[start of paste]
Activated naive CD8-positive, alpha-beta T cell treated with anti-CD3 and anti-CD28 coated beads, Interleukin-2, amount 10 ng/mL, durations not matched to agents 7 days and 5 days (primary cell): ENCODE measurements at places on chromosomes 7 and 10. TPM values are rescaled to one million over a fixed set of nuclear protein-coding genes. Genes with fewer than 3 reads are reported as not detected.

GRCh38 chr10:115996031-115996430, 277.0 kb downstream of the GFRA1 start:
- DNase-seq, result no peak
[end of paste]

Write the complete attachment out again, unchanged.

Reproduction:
Activated naive CD8-positive, alpha-beta T cell treated with anti-CD3 and anti-CD28 coated beads, Interleukin-2, amount 10 ng/mL, durations not matched to agents 7 days and 5 days (primary cell): ENCODE measurements at places on chromosomes 7 and 10. TPM values are rescaled to one million over a fixed set of nuclear protein-coding genes. Genes with fewer than 3 reads are reported as not detected.

GRCh38 chr10:115996031-115996430, 277.0 kb downstream of the GFRA1 start:
- DNase-seq, result no peak